The sound and phrasing could hardly have been in any greater accord. Anna Maria Friman, Linn Andrea Fuglseth, Jorunn Lovise Husan, and John Potter, members of the world-famous Hilliard Ensemble for 18 years, demonstrate the greatest virtuosity with their singing and offer a palette of unique, mysterious timbres.
Rheinpfalz Pfälzische Volkszeitung, 16/9/2019
In the delicate interplay of sleigh bells and shruti boxes, underscoring the vocals alongside a drone organ tone, a special atmosphere is created – one which eludes a purely sacred definition. The intricate and complex tone poems find lively expression in the bright, clear voices of the three singers.
Mannheimer Morgen, 10/5/2019
Their flowing line, immaculate intonation and generosity of spirit are simply unmatched by any comparable group.
The Australian, Graham Strahle, 12/3/2019
The three singers were not only interpreters who conveyed the beauty of music over the centuries, but they themselves seemed to be filled with the music. Inspired by the inner urge to reach a higher dimension through singing, they soared beyond the audible, and took the audience with them.
Westfälische Nachrichten Gronau, Martin Borck, 5/2/2019
Here, the two genres do not see eye-to-eye, but rather ear-to-ear: “Rímur” is a masterpiece of mutual empathy.
SWR 2 CD-Tipp, Günther Huesmann, 7/3/2017
From the opening track, 'St Birgitta Hymn - Rosa rorans bonitatem', with Arve's delicately haunting trumpet this is a captivating record that defies categorization. Let this one slip under your radar at your peril.
Jazz Views, Nick Lea, 3/3/2017
The trio sing with their usual combination of precision, imagination and deep care with text and ornamentation. Arve Henriksen’s trumpet sounds like a flute, a seabird, a human voice, a distant wind. (…) Anna Maria Friman’s resonant, zingy Hardanger fiddle has particular allure. Some of the songs themselves, as in the simple Swedish shanty ‘Du är den första’ (‘Your hand is the first I have ever held’), move deeply with their simplicity.
GRAMOPHONE, Andrew Mellor, 05/2017
To everything, Trio Mediaeval brings its rare blend of smooth, touchingly plaintive and pure vocalism. (…) Henriksen's spare and tasteful improvisations are perfectly apt, and only serve to deepen the sacredness of the hymn. (…) All three instruments (trumpet, hardanger fiddle, shruti box) add a cross-cultural, time-traveling dimension to Trio Mediaeval's pristine sound. When the women transition from monophonic, multi-octave chant to intriguing polyphony (…) their sound is exquisite.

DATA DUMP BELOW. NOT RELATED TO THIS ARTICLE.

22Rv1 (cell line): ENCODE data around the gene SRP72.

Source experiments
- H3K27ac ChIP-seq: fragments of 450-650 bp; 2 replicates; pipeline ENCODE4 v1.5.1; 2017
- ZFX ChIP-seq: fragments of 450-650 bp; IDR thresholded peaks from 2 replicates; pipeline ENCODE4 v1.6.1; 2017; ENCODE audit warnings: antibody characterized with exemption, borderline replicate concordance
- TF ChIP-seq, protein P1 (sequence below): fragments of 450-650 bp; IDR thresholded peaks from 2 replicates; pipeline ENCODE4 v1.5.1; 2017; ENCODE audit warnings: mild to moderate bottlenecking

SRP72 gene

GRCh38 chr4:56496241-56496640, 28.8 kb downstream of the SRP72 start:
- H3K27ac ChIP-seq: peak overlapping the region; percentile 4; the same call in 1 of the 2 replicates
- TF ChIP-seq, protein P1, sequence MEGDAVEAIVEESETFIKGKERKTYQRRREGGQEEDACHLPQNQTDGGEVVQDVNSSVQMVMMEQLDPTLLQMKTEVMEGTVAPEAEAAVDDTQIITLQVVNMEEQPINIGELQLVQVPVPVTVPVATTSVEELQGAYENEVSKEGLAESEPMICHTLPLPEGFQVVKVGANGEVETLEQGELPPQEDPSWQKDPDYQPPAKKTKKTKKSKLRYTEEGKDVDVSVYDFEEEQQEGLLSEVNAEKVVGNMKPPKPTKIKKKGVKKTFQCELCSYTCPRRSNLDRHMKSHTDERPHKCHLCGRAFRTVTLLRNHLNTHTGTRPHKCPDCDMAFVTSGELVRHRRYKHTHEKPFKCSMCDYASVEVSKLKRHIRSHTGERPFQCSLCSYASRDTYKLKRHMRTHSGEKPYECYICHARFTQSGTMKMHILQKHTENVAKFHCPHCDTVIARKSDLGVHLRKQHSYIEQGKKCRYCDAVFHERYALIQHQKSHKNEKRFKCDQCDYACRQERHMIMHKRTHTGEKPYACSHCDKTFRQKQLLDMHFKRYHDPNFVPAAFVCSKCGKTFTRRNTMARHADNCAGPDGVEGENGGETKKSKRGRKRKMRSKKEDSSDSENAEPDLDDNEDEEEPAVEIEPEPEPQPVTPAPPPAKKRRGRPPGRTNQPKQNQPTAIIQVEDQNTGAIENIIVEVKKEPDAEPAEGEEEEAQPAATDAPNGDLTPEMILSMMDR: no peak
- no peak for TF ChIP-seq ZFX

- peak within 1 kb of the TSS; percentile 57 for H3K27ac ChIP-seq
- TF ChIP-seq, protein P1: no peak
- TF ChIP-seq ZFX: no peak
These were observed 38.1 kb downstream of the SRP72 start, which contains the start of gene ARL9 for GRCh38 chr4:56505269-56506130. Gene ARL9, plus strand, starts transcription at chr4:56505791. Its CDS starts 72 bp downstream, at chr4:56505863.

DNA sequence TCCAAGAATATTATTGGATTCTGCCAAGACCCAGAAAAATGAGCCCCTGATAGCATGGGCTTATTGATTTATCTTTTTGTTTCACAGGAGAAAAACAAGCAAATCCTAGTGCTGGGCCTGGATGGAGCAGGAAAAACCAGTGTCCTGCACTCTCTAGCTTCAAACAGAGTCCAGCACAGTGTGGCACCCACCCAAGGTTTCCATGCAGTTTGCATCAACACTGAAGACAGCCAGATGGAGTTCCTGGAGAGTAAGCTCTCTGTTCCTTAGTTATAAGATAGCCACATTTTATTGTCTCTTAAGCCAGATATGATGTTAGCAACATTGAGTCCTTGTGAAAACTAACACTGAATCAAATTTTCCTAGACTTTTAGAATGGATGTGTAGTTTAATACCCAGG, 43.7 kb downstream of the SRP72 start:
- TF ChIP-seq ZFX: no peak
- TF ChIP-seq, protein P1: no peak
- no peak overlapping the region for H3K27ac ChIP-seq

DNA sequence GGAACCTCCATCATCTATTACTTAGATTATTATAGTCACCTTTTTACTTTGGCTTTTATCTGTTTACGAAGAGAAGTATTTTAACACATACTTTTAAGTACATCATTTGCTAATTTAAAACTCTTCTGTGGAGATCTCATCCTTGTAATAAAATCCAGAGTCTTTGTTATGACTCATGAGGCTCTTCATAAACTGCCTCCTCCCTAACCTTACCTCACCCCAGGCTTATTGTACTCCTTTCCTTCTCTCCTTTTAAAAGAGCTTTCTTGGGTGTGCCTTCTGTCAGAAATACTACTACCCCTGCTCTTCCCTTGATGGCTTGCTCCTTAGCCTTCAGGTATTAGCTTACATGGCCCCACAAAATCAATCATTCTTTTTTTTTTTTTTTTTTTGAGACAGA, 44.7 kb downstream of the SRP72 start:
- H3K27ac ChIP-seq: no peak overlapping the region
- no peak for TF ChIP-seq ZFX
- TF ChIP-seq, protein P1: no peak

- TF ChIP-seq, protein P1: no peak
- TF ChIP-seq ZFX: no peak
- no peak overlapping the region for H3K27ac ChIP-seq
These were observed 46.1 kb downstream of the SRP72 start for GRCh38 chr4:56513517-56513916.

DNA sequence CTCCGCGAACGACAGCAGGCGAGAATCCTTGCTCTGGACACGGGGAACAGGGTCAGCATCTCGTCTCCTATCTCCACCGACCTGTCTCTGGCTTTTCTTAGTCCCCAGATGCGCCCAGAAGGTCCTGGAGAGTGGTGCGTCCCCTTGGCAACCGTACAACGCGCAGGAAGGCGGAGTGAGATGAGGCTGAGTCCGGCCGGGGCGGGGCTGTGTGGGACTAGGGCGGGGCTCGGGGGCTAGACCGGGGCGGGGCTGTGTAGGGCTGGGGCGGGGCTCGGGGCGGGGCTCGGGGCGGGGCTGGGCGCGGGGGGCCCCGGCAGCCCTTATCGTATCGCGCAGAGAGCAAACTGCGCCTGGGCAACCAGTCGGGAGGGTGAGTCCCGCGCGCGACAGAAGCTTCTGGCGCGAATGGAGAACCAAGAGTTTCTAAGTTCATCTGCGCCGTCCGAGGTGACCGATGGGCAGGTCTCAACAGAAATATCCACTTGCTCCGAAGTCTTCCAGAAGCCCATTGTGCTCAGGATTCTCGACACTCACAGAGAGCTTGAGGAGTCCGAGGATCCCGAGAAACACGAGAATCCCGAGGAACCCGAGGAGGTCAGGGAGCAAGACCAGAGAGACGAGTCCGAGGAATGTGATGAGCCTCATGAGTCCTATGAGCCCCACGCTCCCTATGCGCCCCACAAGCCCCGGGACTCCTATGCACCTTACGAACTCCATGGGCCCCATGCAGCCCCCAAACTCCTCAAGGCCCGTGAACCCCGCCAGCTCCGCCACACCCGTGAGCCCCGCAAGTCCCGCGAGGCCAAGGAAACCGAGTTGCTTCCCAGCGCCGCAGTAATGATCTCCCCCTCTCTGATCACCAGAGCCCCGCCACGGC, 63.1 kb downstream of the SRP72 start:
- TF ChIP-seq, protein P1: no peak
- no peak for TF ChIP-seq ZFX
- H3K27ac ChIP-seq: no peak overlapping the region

STEREOPHILE, Jason Victor Serinus, 21/5/2017
And lyrically striking – the three beautifully matched female voices of Trio Mediaeval intone a list of possessions gleaned from the Biblical Song of Songs, each prefixed by formulas such as ‘just your…’ or ‘and my…’. A finely balanced instrumental trio of violist Garth Knox, cellist Agnès Vesterman and percussionist Sylvain Lemêtre supplies just the right amount of punctuation and counterpoint – bass drum strokes, snatches of plucked cello, a plaintive viola descant – the effect is mesmeric.
The Journal of Music, Garrett Sholdice, 16/09/2015
If you've been lucky enough to hear Trio Mediaeval in concert you will have experienced something very special: a sense of being a privileged participant in a timeless, numinous ritual, enveloped by voices that seem like some celestial exhalation yet brim with real human warmth and sensuousness. (...) Transitions between centuries are achieved seamlessly, naturally and imperceptibly, while juxtapositions of music from Iceland, Italy and England complement each other rather than clash. Enchanting individually and as a unit, Anna Maria Friman, Linn Andrea Fuglseth and Berit Opheim produce exquisite, shimmering, luminous lines, subtly underpinned in places by Hardanger fiddle (Friman), portable organ (Fuglseth) and melody chimes (all three).
BBC Music Magazine, June 2015
Trio Mediaeval have light, flexible, pristinely tuned voices, warm expressivity and the taste to produce ravishing soundscapes out of dry-as-dust plainchant and ancestral Nordic folktunes without sentimentalising the material.
The Times, January 2015
Pure joy from the beginning to the end. (…) Harmonised in every detail, the Trio impressed with excellently skilled and well-modulated voices which moved effortlessly between articulation and Belcanto.
Hannoversche Allgemeine Zeitung, Gert Deppe, 2/5/2013
It has been well worth the wait. A Worcester Ladymass is a glorious experience (…) Taken as a whole, this album is an absolute delight. Whether you simply want to wallow in a wave of seductive tones, or sit up and revel in the superbly-rendered polyphonic complexities, Trio Mediaeval ensure that the experience will be a wonderfully enriching one.
BBC.co.uk, Graham Rogers, 11/3/2011
These three voices blended with a supernatural clarity and beauty that might cause even a confirmed agnostic to contemplate a spark of divinity in these centuries-old manuscripts.
The New York Times, 26/11/2008
Light, beautifully tuned voices, wonderful dynamic variety, perfect rapport, imaginative presentation – a true masterclass in a cappella singing. (…) Beg, borrow, steal or (preferably) buy their CDs on the ECM label.
The Times, Richard Morrison, 10/7/2008
The trio have breathtaking purity of intonation along with their all-but-vibratoless tone. Harmonies course with flowing exactness; unisons are flat-out uncanny. (…) The group opted more for shades of delicacy, rounding off phrases with a jeweller’s precision, letting their timbre gently ride the church's reverberation rather than cutting through it.
The Boston Globe, Matthew Guerrieri, 3/4/2007